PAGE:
Causes of hyponatremia in New Zealand female ultradistance triathletes : a thesis submitted in partial fulfilment of the requirements for the degree of Master of Science in Nutritional Science, Massey University

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The Ironman Triathlon is an ultradistance event typically dominated by male competitors. However, the event has become increasingly popular and is now attracting greater female participation [1, 2]. While hyponatremia (plasma sodium concentration < 135mmol/L) has been recognised as a serious complication of prolonged exercise, the aeitology remains unclear and controversial. The postulated causes of hyponatremia include the consumption and retention of excessive volumes of fluid or large unreplaced sodium losses in the sweat. This study was undertaken to investigate the nutritional, biochemical, hormonal and physical status of New Zealand female ultradistance triathletes, specifically, those competing in the New Zealand Ironman Triathlon, on 3 March 2001. The study was to determine the causes of hyponatremia in these athletes. Twenty-seven (n=27) ultradistance female triathletes training for the New Zealand Ironman Triathlon were recruited for the study. Participants completed: (a) a brief demographic questionnaire; (b) two 7-day food diaries to evaluate dietary intake during the peak of training (6-7 weeks prior to the event) and during the taper (1 week before the event); and (c) a menstrual status questionnaire. Body composition was assessed by calibrated digital scales and bioelectrical impedance analysis (BIA) 19 hours before the race and within 15 minutes of each individual completing the race. Blood and urine samples were collected and analysed 19 hours before the race and within 15 minutes of each individual completing the race. Complete medical information was available for 19 of the 27 recruited female triathletes (70%). Post-race plasma sodium concentrations were inversely related to body weight changes. A mean weight loss of 1.6± 1.1kg (p= < 0.001) equated to a percentage dehydration of 2.4 ± 1.8%. One athlete from the study group had asymptomatic hyponatremic (post-race plasma sodium concentration 134mmol/L). The athlete was the smallest subject in the study (53.4kg), finished the race 1kg heavier and was moderately overhydrated by 1.9%. A lowered post-race plasma sodium concentration was also related to lowered haematocrit (Hct). The lowered Hct indicated that the fluid was retained in the extracellular space, which caused dilutional hyponatremia. The athlete with the asymptomatic hyponatremia was the only athlete taking a progesterone only, oral contraceptive pill. Progesterone is believed to contribute to postovulatory fluid retention. The mean daily energy intake (MDEI) results for the study group from the first and second 7-day food diaries were 10811 ± 211 kJ/day (2672 ± 511 kcal/day) and 10155 ± 1820 kJ/day (2487 ± 410 kcal/day) respectively. This was between 22-35% lower than the expected daily energy expenditure (EDEE) 13874 - 15610 kJ (3319 - 3734 kcal). It has been suggested that the difference may be due to inaccurate reporting of intake. The lower MDEI resulted in carbohydrate (CHO) intake expressed as grams of CHO per kilogram (kg) body weight (BW) per day appearing below the recommended 7-10g CHO/kg BW/day. All subjects had a fat intake below the 30-33%, and a protein intake above the 12-15% recommended for the general New Zealand population. Most of the athletes met or exceeded the Recommended Dietary Intake (RDI) for most micronutrients. The study concluded that the likely cause of exercise associated hyponatremia was probably dilutional hyponatremia due to the consumption and retention of large volumes of low sodium or sodium free fluids before and during the race. Many subjects would benefit from individualised dietary advice to balance the increased energy expenditure of heavy training and to determine the volume of fluids needed for ultradistance events.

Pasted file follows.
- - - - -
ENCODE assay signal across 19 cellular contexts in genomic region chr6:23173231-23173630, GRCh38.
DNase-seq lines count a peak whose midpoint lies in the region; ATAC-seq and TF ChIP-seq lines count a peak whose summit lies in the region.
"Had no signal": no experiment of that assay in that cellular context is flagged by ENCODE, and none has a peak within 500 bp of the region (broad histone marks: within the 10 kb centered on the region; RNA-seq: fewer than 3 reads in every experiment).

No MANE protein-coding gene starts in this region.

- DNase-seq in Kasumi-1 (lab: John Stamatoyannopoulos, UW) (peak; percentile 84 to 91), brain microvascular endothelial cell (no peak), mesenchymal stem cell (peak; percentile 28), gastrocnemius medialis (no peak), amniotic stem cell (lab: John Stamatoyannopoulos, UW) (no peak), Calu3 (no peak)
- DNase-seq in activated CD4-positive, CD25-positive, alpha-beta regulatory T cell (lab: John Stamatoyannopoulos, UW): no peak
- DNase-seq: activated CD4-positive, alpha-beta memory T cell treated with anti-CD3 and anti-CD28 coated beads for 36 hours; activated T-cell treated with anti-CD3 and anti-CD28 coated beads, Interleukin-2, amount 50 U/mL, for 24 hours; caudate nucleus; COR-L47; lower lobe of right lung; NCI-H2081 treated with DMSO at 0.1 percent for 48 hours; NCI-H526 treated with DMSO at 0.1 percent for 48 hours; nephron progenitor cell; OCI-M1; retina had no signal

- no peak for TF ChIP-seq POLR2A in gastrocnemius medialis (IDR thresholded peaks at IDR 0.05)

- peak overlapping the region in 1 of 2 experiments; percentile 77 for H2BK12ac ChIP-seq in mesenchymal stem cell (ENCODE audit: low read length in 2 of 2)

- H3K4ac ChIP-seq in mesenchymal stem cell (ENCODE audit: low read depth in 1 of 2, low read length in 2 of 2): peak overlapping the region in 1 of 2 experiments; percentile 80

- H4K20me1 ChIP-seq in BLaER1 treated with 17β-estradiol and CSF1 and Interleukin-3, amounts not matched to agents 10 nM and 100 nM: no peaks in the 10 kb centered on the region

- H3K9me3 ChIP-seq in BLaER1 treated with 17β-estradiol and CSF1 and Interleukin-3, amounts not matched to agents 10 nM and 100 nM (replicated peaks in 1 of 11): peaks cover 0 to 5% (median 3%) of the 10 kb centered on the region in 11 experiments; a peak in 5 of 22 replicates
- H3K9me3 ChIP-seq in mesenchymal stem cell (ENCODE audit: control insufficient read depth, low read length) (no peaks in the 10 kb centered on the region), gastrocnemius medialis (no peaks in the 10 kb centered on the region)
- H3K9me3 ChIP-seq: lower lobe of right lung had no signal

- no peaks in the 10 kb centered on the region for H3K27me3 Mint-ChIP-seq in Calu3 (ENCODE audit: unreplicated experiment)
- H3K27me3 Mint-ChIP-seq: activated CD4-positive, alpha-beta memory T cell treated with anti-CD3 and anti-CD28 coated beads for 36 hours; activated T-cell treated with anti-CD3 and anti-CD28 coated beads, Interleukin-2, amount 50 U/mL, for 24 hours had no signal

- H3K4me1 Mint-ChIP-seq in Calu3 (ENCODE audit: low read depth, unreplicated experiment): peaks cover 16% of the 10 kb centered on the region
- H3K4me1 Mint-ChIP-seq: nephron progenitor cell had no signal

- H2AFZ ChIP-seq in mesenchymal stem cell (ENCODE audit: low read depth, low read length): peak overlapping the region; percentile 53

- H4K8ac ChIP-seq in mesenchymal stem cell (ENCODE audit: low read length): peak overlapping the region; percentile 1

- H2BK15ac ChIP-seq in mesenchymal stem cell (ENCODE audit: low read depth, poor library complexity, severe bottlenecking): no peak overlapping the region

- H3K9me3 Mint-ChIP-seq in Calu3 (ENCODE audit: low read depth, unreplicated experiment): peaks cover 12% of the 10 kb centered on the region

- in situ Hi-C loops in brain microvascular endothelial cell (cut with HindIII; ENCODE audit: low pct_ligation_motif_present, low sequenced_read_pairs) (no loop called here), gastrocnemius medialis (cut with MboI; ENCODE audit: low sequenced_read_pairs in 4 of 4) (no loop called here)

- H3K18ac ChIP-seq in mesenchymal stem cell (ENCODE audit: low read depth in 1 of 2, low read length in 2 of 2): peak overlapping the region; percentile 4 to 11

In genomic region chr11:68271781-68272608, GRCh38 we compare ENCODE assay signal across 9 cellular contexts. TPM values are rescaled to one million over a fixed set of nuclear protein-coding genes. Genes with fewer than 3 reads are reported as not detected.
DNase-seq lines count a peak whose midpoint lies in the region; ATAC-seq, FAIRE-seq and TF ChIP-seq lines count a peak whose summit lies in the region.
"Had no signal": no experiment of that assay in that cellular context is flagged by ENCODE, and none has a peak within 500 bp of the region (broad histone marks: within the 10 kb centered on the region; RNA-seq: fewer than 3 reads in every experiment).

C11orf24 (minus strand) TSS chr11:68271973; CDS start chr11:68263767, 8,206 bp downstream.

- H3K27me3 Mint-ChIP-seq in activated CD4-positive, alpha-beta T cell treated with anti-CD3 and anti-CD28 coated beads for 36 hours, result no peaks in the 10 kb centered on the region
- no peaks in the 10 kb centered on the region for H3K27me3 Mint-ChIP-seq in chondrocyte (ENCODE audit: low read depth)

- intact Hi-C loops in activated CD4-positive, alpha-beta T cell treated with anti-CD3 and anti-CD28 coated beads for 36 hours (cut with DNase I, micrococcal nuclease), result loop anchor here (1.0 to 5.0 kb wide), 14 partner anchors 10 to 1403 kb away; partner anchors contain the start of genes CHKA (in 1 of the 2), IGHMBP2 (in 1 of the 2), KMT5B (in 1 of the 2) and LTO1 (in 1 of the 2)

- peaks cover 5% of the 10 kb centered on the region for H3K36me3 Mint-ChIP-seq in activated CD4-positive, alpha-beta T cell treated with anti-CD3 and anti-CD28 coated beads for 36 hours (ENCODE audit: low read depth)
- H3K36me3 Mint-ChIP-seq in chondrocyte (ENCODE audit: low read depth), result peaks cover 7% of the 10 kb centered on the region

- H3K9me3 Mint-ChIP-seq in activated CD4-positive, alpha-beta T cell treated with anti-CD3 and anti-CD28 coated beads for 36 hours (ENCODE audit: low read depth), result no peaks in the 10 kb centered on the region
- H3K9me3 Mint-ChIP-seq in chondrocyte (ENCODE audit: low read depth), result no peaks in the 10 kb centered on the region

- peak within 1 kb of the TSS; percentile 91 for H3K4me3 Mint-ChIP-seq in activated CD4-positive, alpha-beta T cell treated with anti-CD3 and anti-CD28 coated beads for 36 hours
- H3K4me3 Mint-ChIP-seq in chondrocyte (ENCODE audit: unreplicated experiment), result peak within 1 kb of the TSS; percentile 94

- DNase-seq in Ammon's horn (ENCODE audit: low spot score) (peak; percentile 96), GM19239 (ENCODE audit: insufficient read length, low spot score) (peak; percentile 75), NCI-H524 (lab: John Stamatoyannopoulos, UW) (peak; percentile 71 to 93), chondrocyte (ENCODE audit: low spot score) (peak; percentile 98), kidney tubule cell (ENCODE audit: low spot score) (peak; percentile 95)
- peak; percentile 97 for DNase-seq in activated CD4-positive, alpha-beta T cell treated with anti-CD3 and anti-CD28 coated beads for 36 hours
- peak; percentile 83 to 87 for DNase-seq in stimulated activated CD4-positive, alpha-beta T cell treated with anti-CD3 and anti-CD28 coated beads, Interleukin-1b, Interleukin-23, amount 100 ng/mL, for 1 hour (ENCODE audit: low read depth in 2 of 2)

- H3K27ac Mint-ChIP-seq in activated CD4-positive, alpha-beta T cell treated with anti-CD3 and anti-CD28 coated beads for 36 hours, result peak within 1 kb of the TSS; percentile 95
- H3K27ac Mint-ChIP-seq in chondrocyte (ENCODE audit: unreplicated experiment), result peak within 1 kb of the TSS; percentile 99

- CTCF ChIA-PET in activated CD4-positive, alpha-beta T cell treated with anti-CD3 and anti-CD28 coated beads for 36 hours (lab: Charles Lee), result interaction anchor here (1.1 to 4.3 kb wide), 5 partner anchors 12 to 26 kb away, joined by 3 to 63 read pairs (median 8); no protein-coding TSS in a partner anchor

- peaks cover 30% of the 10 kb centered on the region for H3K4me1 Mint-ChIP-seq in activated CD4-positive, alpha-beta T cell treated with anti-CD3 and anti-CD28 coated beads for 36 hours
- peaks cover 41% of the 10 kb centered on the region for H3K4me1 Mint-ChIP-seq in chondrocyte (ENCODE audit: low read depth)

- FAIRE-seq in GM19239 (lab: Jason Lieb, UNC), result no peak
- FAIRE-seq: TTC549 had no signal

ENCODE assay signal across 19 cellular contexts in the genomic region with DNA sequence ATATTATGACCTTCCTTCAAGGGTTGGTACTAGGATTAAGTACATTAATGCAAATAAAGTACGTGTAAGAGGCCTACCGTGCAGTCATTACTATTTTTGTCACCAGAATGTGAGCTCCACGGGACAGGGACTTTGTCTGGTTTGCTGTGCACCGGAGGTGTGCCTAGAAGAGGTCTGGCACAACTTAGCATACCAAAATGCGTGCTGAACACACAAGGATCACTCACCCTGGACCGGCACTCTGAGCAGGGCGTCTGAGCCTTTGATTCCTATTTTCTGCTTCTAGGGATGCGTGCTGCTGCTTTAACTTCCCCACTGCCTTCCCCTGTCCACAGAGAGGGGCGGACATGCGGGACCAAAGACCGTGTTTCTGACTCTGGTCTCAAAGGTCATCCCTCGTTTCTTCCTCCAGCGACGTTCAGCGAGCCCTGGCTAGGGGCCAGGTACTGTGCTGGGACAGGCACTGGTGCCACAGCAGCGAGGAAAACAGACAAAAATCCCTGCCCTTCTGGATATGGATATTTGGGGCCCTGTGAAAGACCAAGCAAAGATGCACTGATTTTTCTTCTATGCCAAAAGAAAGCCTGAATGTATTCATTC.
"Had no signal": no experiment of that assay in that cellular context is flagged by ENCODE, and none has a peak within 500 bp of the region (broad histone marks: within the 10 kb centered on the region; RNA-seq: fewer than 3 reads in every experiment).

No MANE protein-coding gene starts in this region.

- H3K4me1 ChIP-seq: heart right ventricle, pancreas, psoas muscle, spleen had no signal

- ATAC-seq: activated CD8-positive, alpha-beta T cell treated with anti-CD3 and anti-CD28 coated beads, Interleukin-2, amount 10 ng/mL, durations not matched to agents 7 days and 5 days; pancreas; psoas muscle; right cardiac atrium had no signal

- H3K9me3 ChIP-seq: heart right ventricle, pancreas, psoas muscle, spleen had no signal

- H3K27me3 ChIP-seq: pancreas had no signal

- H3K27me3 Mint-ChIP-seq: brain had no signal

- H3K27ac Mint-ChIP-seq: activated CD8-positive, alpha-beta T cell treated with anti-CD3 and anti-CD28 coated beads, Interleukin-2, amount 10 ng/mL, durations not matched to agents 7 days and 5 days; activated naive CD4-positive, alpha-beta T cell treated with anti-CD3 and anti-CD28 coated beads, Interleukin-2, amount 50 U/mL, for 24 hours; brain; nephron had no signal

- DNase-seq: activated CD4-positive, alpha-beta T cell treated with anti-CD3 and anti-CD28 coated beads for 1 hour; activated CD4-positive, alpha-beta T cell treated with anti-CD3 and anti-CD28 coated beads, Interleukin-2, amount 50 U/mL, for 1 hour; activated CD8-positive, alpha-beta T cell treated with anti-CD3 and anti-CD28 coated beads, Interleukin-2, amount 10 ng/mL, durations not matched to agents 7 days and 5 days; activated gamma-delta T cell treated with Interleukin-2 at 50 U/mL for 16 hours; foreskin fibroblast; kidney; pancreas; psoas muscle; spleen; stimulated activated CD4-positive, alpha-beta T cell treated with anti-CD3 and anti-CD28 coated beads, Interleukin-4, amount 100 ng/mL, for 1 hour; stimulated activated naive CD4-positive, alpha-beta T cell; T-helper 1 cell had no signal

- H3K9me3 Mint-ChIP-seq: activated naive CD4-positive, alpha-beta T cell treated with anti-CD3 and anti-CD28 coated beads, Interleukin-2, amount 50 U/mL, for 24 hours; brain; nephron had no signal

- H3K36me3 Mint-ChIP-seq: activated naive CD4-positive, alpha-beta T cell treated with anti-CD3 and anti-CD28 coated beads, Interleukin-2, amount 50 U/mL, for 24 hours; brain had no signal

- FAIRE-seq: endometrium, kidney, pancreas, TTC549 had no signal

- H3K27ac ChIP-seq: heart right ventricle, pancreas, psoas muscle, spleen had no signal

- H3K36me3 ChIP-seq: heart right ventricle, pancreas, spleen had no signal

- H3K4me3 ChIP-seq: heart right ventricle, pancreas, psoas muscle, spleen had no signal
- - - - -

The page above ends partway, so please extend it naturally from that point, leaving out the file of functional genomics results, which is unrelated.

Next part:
Hyponatremia -- Etiology, Exercise, Sports medicine, New Zealand, Women athletes -- Nutrition